The Big Interview: Ollie Vaulkhard is playing the long game

By Amelie Maurice-Jones

- Last updated on GMT

'Hospitality's old boys': The Vaulkhard Group will soon celebrate 30 years
'Hospitality's old boys': The Vaulkhard Group will soon celebrate 30 years

Related tags Newcastle Multi-site pub operators Finance

Light streams into the Newcastle-based eatery Bealim House as Ollie Vaulkhard logs on for our interview.

It's a sunny day in November following a weekend of torrential rain. This captures the 'glass half full' philosophy of The Vaulkhard Group's director. Good times always come back around.

The operator is a Newcastle-based 'family business' that's been running just shy of 30 years. You could say Vaulkhard's one of the old boys of the industry: he fancies himself a bit of a 'hospitality veteran', with 15 sites under his belt and a £4.5m expansion plan​ revealed earlier this year.

But the director isn’t native to the north east. Raised in Yorkshire, he travelled the world after being thrown out of school. He landed in the Cayman Islands where he lived for seven years, making a living through bartending and teaching scuba diving.

This kickstarted his love for hospitality: “I thought, I’m not gonna do much scuba diving in Tyneside so that got me into bars.”


In the Caribbean, hospitality was all about customer service. “You become a destination venue because of the staff and because of the offer. That was the most important thing I tried to replicate in the UK,” he adds.

It’s been 30 years since he founded his first site. His portfolio today boasts pubs like Off Shore 44 and the Diamond Inn, bars including the Cuban-inspired Castro's and party spot the Mushroom, coffee shops, and eateries like Barluga, and Bealim House, which serve up delectable British classics and Indian street food respectively. 

“Keep your mind open,​ don’t flop around with fashion too much, keep going back to core values.”

Now, his life revolves around lawyers, financial directors and spreadsheets. “My personal role is probably less fun than it used to be,” he says. “But the business is a bigger thing and it’s important to a lot of people.”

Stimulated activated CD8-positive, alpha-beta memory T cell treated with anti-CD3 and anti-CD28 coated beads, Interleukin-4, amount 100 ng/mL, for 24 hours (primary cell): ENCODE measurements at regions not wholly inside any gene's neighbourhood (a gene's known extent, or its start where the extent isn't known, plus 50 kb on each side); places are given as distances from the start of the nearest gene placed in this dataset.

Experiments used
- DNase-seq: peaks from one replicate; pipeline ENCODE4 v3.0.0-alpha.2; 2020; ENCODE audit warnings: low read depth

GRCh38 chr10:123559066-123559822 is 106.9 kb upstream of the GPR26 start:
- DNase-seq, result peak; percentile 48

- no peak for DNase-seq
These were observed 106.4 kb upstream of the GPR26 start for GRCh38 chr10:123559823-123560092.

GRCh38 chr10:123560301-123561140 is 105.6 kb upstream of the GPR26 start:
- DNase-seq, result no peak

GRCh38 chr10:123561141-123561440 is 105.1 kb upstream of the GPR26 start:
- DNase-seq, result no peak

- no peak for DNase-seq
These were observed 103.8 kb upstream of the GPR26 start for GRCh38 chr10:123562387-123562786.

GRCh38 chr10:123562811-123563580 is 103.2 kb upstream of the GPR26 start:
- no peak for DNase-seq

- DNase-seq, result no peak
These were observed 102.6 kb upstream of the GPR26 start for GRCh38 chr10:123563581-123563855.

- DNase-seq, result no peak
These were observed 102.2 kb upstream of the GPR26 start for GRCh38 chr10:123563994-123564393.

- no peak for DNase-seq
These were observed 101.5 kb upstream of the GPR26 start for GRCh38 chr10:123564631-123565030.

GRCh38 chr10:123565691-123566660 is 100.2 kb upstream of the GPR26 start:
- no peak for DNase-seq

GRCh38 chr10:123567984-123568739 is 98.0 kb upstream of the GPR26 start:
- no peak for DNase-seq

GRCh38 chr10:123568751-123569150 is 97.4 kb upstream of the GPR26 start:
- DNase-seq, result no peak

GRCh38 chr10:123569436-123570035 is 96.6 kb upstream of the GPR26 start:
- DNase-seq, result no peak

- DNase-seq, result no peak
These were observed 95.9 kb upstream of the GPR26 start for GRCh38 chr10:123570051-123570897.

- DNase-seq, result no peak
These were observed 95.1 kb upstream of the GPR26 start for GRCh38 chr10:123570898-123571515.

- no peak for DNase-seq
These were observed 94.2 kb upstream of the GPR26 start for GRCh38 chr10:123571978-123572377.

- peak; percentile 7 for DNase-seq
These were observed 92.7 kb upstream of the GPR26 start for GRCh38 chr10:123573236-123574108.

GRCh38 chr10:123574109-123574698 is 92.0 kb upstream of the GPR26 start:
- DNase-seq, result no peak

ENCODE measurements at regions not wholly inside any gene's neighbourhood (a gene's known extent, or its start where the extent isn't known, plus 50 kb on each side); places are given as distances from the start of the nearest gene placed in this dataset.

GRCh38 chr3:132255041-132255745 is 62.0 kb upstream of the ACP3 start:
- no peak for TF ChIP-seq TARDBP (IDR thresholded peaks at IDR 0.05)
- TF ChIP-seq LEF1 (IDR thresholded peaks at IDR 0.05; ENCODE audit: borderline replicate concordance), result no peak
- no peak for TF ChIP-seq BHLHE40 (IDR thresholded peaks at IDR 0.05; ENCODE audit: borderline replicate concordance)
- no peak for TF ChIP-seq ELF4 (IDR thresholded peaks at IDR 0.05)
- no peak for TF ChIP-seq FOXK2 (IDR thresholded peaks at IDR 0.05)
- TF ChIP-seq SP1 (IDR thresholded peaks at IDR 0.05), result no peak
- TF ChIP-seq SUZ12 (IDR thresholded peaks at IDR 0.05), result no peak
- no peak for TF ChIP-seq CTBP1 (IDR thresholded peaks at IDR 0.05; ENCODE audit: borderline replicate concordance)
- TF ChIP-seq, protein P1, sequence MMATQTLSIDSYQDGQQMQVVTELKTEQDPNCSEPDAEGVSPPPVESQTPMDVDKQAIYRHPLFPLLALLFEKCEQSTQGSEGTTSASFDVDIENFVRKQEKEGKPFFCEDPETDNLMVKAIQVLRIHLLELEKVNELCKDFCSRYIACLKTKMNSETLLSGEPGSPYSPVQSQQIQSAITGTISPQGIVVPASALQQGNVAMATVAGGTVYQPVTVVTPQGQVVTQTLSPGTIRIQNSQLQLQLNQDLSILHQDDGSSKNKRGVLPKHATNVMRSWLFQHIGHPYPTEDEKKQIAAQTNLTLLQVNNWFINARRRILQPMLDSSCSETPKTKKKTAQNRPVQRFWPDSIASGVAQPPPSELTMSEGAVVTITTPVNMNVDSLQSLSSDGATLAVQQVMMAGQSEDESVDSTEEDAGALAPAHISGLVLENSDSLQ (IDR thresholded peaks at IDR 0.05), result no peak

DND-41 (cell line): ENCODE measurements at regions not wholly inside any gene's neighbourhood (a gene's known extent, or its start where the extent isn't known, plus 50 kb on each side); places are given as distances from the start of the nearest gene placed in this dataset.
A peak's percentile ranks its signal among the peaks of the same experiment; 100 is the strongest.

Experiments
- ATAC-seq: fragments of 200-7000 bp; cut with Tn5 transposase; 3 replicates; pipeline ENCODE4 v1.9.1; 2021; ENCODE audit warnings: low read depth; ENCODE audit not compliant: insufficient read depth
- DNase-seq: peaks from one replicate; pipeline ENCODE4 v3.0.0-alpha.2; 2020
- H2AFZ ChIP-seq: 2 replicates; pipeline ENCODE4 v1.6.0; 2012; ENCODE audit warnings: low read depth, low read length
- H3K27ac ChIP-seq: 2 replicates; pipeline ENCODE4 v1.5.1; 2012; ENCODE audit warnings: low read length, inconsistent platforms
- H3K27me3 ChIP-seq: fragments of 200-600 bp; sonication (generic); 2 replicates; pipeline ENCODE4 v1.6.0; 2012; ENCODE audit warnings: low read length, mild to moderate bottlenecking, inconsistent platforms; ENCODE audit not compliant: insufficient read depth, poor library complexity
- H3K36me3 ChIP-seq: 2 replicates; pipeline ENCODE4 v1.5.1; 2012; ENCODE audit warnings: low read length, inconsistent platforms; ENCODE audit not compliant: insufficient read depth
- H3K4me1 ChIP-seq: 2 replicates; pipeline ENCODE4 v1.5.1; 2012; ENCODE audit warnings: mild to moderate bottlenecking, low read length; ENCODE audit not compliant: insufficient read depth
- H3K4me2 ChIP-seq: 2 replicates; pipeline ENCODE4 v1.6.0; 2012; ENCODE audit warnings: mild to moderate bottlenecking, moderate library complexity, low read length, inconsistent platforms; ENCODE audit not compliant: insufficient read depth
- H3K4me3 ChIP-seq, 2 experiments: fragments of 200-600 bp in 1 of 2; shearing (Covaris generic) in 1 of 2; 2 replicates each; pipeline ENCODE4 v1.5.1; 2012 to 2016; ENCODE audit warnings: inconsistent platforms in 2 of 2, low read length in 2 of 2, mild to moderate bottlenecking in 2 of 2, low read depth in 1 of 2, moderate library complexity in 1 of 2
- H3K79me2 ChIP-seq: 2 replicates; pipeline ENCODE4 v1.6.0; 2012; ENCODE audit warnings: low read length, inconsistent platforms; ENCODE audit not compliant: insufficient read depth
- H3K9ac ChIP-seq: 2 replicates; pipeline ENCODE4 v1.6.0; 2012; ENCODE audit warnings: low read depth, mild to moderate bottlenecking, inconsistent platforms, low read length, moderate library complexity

When you have one bar, you lead by example, he explains: “I went behind the bar with the staff and made them better. I stood as the DJ and played music. I created the atmosphere by physically doing it. The challenge now is you have to work with a senior management team and get them to buy into what you’re doing, and get them to filter that down to site level."

Going from one to two pubs was hard, and so was going from two to three. But going from three to 10 was “easy”.


Vaulkhard says: “Our very first venue was probably as good as we’ll ever be. But it was over-indulged, so as you grow, you evolve and change. Sometimes, you have to accept compromise and accept you might not be as good.”

Does this bother him? Well, the only other option would be if he still only ran one pub. “But you probably become bored of it, you become less in touch – you don’t see changing patterns or evolving trends. For longevity in a business that doesn’t work, but growing pains are a real thing.”

And there’s certainly been a lot to adapt to in his 30 years​ of trade. He lists off challenges: economic swings, staying consistent, keeping standards up, customer demand, staff demand.

His lowest point was when a gentlemen died in one of his venues. He opens up: “My lawyer was saying ‘don’t talk to the family’, my insurance company said, ‘don’t talk to the family', but as a human being I’ve got to talk to them – they’ve lost their son, they’ve lost their husband. That was when I thought, ‘am I going to stop doing this?’ We sell alcoholic drinks and good times and happy memories, and that fell a long way from all of that.”

'Focus on what you can do'

But other challenges were just part of the ups and downs of running a business. With experience comes confidence, but Vaulkhard warns that you can’t be ‘blind’ as if cash dries up, that’s the end of the business.

During Covid, his sites were forced to close, meaning the company was technically insolvent. He reflects: “When you stare that in the face and think, 'I’ve not actually done anything wrong, my life’s work could come to an end here', it’s actually quite releasing as you think – 'it’ll be what it’ll be'.

“So, you do a good job, you focus on customers, you work hard, you keep your team confident, you keep suppliers, bankers and landlords on your team, and ultimately, the good times will come back. If you can hold your nerve, history says it does come back. You’ve got to play the long game.”


When the director opened his first bar, he was younger than some that worked for him. Now, he’s the oldest person in the business. Tradition and longevity are assets but also a risk. “You can become lazy, out of date and out of touch.”

But he doesn’t sweat the small stuff. “Not a lot keeps me awake at night. I work hard and we do our best. Life’s probably 50% luck and doing the right thing by people and hoping they do the right thing by you.”